“We covered all the special game situations that we need to cover, and we ‘ll do it again, tomorrow,” Dykes said. “Goal-line defense and third down, end-of-ballgame, two-minute offense, two-minute defense, third-and-long, substitutions from punt return to punt safe, all the different substitutions you’ve got to do for the kicking game, in terms of, are you going to kick it deep, will it be an onside kick, surprise onside kick, if they come out with two kickers how do you play two kickers, how do you play one kicker, how are you going to play the pop kick on an onside kick looks – we’ve got about 37 different things we cover.”

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Health-wise, there are no new developments, though Dykes did say that both Avery Sebastian (quad) and Darius White (shoulder) will travel. Defensive backs coach Greg Burns said that backup safety and former wide receiver Patrick Worstell will also travel.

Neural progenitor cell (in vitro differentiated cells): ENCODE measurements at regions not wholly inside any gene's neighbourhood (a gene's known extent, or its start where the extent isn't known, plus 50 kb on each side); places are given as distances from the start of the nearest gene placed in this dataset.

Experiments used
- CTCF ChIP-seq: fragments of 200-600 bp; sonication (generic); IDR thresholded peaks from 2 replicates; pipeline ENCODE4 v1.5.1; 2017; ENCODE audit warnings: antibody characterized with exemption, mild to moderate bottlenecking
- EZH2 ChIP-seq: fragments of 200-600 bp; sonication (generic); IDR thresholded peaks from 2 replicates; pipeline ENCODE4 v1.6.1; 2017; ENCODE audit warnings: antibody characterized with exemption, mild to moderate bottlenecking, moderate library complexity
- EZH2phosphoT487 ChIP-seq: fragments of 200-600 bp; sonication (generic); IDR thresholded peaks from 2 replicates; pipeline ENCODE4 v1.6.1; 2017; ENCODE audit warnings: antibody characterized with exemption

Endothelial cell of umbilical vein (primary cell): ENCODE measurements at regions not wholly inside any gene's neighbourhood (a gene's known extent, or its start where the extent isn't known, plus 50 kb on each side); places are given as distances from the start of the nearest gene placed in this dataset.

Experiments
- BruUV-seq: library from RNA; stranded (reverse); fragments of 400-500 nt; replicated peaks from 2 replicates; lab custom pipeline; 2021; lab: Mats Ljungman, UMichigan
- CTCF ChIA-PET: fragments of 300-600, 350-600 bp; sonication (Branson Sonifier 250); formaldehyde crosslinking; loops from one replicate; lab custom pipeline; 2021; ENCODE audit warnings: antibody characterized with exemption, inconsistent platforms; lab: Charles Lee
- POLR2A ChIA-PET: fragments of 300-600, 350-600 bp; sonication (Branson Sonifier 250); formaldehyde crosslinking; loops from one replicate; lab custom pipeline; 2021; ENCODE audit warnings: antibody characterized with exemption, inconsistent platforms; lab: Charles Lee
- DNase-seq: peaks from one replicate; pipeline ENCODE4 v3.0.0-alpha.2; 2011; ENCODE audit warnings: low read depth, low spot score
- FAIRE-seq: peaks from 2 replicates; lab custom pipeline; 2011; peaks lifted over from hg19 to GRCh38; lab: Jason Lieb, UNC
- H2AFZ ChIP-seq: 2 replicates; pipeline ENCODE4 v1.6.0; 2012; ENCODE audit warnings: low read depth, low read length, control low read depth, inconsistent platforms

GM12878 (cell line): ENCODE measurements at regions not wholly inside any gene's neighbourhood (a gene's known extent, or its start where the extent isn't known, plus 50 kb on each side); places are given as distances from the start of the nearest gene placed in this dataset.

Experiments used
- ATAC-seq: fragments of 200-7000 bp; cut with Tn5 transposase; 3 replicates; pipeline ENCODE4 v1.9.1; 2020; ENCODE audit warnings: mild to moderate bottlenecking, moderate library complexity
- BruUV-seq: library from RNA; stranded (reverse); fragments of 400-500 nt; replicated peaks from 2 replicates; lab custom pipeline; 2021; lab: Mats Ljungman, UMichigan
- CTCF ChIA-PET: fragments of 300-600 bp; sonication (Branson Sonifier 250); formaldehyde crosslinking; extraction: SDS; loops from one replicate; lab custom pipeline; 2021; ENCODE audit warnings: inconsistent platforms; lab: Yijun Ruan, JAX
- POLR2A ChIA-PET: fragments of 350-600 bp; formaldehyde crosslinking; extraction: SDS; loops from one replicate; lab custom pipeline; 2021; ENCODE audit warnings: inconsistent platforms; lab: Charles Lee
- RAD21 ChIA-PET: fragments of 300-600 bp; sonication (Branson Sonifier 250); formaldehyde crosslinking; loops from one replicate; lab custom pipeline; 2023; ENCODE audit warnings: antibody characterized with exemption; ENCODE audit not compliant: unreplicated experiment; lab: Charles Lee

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Cal will release its travel roster on Thursday morning, barring any unforeseen circumstances.

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When asked if the Bears were ready for the opener, Dykes said, “Oh, no, not yet. There’s still some stuff we’ve got to get cleaned up and some meetings we’ve got to have. Not yet. Hopefully, we’ll walk off the field feeling better tomorrow than we did today, and then, we’ll get some stuff done on Friday.”

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Linebacker Michael Barton said that he will alternate between the WILL linebacker position and the MIKE, as needed.

Barton played the MIKE in the spring, and played on the outside last year, so the learning curve was fairly steep.